Narrowing the traffic lanes can allow for better bicycle lane segregation.

1616800327797.png

From link.
 

allengeorge

Active Member
Member Bio
Joined
Jun 27, 2019
Messages
583
Reaction score
1,218

MisterF

Senior Member
Member Bio
Joined
Apr 24, 2007
Messages
3,362
Reaction score
2,050
People need to be more safety conscious. Bubble wrapping infrastructure only lessens that.

And UT is about discussing urban issues in all contexts, not just the ones that the downtown crowd finds desirable.
It's not about bubble wrapping infrastructure or catering to a downtown crowd. It's about building infrastructure that results in drivers being more safety conscious. The design of infrastructure affects how people use it, and how safe pedestrians are relies a lot on how streets are designed. This is true in the suburbs, downtown, and everywhere in between.
 

Undead

Active Member
Member Bio
Joined
Sep 3, 2020
Messages
785
Reaction score
1,209
It's not about bubble wrapping infrastructure or catering to a downtown crowd. It's about building infrastructure that results in drivers being more safety conscious. The design of infrastructure affects how people use it, and how safe pedestrians are relies a lot on how streets are designed. This is true in the suburbs, downtown, and everywhere in between.
It's both. We gotta think in term of silver buckshot, not silver bullet, about these challenges.
 

allengeorge

Active Member
Member Bio
Joined
Jun 27, 2019
Messages
583
Reaction score
1,218
I've walked around the area a few times, and I must say that walking across the street on Dundas St W on the other side of the street of St James Gate (bar/restaurant), is a big risk to your life. People turning left here think the traffic flow going left have the right away. Something should be changed there before someone dies. Every time I cross that street cars slam on their breaks and think I'm in the wrong for walking to cross the street (when I have the "Walk Now" man) after their advanced green is over.
One more point: if TO Transportation isn’t responsive you may want to contact your Councillor’s office (Mark Grimes) and let them know how unsafe it is. At least your concerns will be on record, and maybe they can push more effectively for change.
 

W. K. Lis

Superstar
Member Bio
Joined
Dec 24, 2007
Messages
18,962
Reaction score
7,916
Location
Toronto, ON, CAN, Terra, Sol, Milky Way
One more point: if TO Transportation isn’t responsive you may want to contact your Councillor’s office (Mark Grimes) and let them know how unsafe it is. At least your concerns will be on record, and maybe they can push more effectively for change.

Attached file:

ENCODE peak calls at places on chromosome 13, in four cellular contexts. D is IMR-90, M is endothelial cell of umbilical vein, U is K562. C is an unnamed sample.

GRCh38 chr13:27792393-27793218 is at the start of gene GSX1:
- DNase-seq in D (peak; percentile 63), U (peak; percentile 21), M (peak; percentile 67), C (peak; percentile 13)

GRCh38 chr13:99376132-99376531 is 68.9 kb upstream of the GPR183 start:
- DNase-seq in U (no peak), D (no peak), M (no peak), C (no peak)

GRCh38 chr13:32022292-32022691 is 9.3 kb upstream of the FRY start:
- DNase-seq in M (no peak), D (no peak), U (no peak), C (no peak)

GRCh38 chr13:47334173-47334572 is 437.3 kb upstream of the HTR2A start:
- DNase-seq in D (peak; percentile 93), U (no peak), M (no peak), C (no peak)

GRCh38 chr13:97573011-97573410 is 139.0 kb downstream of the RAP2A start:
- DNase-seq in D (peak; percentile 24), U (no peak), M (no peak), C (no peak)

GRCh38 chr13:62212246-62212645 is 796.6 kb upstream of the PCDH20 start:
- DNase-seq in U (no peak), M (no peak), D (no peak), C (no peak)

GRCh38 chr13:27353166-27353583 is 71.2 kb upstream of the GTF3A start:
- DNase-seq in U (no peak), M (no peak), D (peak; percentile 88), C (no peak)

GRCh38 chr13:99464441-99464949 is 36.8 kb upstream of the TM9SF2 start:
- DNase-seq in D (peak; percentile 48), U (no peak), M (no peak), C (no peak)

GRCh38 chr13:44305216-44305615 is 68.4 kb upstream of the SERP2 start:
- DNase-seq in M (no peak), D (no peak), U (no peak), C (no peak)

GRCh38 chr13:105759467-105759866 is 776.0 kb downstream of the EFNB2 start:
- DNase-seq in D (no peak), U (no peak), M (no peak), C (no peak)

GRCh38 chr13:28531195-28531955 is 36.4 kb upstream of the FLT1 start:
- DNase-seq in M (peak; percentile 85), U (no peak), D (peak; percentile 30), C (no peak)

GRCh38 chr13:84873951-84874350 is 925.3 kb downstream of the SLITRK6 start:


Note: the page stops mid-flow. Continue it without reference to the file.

Mark Grimes is anti-pedestrian, as read in these articles...

Where does the Sidewalk End? In Etobicoke, of course

From link.

...Holyday’s motion was vocally supported by his neighbouring councillor, Mark Grimes (Ward 3 Etobicoke-Lakeshore). On Twitter, Grimes’ policy adviser Mary Campbell was (at least before she made her account private) making bizarre arguments for why local councillors and residents should be able to object to sidewalks, including arguing that her ward was simply planned without sidewalks....


 

crs1026

Senior Member
Member Bio
Joined
Oct 16, 2014
Messages
6,846
Reaction score
9,219
^I'm not defending Grimes, but he only represents three of the four quadrants of that intersection. Councillor Holyday represents the fourth quadrant. You should try both.

Grimes held a town hall this past week regarding road safety. It is likely on line somewhere. From his comments, I do think he would respond to concerns about this major intersection.

By the way, of the 700+ pedestrian-vehicle incidents in the TPS database for Etobicoke since 2006ish, only 20ish happened on local roads, and only 6 of these in non-sidewalk zones. The biggest risk factor for pedestrians is on major roads and at major intersections - so this particular intersection is definitely in the high-risk, high-frequency category. The Vision Zero fascination with sidewalks on side streets is dogma, not data driven.

I travel that stretch regularly, and that bend on Dundas does need some attention.

- Paul
 

Top